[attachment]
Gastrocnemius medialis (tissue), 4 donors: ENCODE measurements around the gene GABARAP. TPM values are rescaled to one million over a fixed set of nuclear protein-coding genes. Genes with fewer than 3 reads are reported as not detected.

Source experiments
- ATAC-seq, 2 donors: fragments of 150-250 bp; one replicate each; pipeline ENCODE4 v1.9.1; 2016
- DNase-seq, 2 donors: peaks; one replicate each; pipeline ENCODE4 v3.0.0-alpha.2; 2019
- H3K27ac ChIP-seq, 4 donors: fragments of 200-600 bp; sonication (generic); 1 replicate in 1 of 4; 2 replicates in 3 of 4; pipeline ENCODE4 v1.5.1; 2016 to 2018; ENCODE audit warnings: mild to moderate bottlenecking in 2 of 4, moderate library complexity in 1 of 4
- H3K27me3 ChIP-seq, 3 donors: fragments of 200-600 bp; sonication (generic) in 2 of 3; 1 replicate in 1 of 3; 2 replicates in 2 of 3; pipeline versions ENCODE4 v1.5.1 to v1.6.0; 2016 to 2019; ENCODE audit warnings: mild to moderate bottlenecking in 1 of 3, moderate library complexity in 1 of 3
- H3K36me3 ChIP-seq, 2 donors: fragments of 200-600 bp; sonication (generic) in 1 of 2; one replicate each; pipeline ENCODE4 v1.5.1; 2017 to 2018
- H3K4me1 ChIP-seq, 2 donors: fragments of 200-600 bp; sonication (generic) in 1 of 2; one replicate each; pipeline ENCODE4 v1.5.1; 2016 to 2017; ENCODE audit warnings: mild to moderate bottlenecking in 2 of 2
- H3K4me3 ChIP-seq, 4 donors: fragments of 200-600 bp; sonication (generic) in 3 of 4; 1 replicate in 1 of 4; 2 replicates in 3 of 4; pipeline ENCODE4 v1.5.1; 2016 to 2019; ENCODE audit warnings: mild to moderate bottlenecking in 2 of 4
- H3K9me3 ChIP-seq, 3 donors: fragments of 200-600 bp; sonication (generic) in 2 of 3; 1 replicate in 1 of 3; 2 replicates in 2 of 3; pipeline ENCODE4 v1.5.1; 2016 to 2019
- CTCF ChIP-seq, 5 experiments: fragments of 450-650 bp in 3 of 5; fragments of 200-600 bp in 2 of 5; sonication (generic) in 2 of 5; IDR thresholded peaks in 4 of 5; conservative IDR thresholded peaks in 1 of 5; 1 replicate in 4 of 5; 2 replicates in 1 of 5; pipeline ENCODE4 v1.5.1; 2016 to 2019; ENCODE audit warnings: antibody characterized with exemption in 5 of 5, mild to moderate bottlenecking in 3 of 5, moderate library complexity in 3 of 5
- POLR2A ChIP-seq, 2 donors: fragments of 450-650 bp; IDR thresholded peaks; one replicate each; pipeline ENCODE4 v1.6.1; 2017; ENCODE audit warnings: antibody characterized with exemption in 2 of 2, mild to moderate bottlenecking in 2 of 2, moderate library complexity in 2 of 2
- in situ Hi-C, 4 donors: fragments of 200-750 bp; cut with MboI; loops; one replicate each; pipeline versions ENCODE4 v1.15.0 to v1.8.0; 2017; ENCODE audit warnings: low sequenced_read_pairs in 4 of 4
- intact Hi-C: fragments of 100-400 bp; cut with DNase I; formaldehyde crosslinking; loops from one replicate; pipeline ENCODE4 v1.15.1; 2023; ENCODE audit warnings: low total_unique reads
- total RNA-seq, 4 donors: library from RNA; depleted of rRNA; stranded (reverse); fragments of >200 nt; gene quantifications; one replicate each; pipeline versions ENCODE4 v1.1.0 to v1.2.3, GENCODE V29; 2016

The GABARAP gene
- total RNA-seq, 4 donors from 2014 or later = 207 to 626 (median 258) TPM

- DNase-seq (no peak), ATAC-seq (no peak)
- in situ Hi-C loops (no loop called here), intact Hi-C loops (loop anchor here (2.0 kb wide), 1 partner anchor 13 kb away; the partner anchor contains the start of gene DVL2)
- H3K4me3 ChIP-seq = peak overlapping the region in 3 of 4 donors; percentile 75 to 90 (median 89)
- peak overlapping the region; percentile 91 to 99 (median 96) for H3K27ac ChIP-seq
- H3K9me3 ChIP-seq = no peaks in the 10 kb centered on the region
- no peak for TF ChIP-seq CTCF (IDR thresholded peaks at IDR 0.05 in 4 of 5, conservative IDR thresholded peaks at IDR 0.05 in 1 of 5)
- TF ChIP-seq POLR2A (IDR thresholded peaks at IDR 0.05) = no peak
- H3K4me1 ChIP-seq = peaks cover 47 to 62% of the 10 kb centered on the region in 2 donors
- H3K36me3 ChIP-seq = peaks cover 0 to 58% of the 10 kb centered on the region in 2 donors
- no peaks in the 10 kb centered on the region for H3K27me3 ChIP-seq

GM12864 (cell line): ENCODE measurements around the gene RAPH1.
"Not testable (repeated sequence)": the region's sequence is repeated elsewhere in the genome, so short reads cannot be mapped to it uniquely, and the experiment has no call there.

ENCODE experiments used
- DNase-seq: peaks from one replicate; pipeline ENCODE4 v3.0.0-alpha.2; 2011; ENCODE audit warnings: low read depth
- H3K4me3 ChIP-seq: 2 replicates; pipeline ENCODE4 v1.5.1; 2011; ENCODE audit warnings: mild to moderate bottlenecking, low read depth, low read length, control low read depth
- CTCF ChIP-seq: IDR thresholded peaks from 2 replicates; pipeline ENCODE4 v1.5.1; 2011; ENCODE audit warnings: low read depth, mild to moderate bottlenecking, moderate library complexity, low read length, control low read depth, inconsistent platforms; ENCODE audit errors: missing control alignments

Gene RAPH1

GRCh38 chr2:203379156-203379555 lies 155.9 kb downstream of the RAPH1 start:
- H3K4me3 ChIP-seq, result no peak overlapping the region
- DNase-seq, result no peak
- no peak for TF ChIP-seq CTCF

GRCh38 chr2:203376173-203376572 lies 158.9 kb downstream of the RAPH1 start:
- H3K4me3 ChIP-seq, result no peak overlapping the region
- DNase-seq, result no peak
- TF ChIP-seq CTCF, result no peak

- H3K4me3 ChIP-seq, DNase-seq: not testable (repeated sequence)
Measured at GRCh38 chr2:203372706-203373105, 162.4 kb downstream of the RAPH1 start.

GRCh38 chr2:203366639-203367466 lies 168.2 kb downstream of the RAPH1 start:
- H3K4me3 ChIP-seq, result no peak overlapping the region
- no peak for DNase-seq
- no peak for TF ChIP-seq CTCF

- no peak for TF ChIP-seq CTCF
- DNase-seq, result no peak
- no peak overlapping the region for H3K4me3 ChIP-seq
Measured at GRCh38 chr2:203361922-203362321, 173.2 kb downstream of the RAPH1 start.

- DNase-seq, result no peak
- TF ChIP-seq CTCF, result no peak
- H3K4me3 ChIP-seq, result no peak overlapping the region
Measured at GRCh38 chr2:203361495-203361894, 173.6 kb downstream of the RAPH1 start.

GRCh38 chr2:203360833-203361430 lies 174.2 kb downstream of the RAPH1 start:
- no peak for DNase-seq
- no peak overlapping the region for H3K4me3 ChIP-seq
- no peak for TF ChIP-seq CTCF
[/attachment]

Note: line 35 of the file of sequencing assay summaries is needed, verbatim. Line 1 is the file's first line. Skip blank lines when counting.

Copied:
GRCh38 chr2:203379156-203379555 lies 155.9 kb downstream of the RAPH1 start: